Parini’s The Damascus Road (Doubleday, Apr.) follows the spiritual and literal journeys of St. Paul and St. Luke.

Did writing about St. Paul require a different approach than your previous novels?

I’ve mostly written about people like Leo Tolstoy or Herman Melville: people who physically were more present in time and who were literary figures, not iconic, holy figures like Paul. So, writing about Paul and Luke did feel very different in texture than writing about Tolstoy, Melville, or Walter Benjamin. It meant sinking into a very distant historical time.

What specifically about Paul drew you to him?

Paul, along with Plato, is one of the most important minds in shaping the Western world. Without Paul, there would be no Christianity; it would’ve shriveled into a small Jewish sect in Jerusalem and disappeared. Paul had the profound insight that Christianity needed to be open to the West, and then he physically took it to the West. He also had a very mystical sense of things—he talked about travelling to the third heaven.

How did you want to portray Paul?

I wanted to think about what that would be like for Paul, who was in touch with the heavens and channeling God but who was still an ordinary human: a flesh and blood person who ate breakfast and everything else. I wanted to try to balance that physical, imperfect creature he must have been with someone who was channeling the Spirit.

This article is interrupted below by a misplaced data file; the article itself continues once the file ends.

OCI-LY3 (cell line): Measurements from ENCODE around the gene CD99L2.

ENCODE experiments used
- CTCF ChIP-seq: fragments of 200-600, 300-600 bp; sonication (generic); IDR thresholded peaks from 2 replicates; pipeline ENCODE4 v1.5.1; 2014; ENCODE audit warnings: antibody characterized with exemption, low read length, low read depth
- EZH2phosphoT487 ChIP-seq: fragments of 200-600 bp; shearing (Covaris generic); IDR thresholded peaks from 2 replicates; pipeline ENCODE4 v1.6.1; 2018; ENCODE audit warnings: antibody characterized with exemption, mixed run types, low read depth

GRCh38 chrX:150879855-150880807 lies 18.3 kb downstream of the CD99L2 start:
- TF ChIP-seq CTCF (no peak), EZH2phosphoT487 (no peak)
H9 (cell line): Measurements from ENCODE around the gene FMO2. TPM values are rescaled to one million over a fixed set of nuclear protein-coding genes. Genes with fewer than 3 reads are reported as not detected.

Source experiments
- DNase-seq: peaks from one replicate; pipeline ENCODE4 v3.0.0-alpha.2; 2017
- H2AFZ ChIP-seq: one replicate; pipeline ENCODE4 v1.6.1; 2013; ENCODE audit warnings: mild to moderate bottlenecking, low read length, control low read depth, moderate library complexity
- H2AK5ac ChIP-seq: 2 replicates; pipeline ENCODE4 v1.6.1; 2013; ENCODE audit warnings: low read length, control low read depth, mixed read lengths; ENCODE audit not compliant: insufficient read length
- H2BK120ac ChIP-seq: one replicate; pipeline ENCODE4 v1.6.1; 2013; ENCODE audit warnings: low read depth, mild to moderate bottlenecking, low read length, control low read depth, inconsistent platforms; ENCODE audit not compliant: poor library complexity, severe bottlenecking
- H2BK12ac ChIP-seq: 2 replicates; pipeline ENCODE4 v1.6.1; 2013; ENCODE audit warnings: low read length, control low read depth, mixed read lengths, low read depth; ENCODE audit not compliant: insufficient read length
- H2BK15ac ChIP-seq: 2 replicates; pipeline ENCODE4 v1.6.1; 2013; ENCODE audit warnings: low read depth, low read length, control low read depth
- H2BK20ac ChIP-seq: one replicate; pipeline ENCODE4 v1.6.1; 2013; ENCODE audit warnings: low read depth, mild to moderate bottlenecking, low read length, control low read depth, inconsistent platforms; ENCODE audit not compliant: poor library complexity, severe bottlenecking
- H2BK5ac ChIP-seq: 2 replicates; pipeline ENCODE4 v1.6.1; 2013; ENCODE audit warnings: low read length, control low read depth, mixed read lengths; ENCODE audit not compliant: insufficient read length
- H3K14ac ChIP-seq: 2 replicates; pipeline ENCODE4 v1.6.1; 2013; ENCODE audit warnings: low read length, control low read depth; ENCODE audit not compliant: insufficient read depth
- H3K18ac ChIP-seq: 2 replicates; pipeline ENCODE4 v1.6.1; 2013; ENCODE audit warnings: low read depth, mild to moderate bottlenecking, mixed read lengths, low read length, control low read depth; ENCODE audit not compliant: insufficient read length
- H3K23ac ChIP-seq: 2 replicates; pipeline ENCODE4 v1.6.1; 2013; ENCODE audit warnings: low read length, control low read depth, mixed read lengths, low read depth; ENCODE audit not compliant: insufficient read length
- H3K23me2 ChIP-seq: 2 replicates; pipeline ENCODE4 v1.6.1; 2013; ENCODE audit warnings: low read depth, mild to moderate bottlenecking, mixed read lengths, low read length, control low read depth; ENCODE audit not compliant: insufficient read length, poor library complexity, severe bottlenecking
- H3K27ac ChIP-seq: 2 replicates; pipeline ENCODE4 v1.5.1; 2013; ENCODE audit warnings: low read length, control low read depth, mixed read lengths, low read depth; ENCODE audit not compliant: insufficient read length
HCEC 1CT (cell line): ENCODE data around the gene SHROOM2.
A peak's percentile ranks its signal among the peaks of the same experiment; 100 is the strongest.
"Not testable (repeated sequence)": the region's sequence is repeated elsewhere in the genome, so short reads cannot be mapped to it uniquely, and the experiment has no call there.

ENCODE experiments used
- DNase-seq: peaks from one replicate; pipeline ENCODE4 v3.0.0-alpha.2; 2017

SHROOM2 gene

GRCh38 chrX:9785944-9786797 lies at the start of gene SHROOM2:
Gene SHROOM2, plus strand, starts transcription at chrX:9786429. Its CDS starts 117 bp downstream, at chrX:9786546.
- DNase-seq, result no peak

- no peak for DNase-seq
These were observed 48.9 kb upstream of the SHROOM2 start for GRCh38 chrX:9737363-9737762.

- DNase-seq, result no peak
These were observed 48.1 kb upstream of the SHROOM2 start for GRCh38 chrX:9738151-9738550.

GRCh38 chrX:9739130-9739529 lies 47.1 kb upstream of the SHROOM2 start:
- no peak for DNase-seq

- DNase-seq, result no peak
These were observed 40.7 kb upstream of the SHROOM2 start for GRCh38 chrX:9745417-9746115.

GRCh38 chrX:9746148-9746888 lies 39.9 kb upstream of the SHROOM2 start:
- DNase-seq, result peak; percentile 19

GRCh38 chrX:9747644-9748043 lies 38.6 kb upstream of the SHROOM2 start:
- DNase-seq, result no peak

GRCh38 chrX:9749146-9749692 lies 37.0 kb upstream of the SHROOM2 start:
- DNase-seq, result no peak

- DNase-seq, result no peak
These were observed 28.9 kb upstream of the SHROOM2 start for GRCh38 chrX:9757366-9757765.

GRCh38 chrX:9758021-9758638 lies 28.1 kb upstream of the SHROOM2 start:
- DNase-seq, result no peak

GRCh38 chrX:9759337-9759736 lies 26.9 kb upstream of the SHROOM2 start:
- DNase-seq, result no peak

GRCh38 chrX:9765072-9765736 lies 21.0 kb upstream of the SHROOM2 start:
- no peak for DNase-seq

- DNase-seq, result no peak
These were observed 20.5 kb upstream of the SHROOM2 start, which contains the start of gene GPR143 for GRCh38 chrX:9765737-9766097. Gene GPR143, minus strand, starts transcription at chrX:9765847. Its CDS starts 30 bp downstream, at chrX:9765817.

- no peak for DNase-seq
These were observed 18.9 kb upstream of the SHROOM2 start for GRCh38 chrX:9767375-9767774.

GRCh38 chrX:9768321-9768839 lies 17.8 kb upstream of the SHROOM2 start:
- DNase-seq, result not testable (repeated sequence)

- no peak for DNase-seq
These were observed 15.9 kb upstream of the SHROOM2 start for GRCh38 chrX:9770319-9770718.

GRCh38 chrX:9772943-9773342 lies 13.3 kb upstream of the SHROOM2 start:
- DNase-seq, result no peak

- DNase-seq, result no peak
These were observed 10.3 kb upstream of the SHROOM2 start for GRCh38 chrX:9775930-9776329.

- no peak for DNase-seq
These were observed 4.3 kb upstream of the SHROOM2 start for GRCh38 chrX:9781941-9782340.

Is providing a well-rounded perspective of Paul one of the reasons you decided to have Luke as the other protagonist?

Yes. Luke travelled with Paul on his missionary journeys. He was at the scene when events took place. He’s watching Paul, he’s skeptical of Paul, he’s worshipful of Paul, he’s admiring of Paul—he’s perplexed and amazed in equal measure.

Do you find it important to present Christianity in a way that persuades modern readers of its power and contemporary relevance?

I think what Paul preaches and what Christianity preaches are truths we can’t do without. I wanted to show that Christianity is not this boring, out-of-date, closed down religion that’s patriarchal and sexist. The early bishops and the real heads of the church were women like Phoebe and Lydia who were strong, powerful women. I think that seeing Christianity in its true, radical light could be transformative. I think many people should be interested in what Christianity was like in its earliest days and how the message of Jesus gets told and retold. Christianity has been so essential to Western civilization. And I’m not telling Paul’s story in a way you would hear it in Sunday school; I’m writing about a more complex Paul.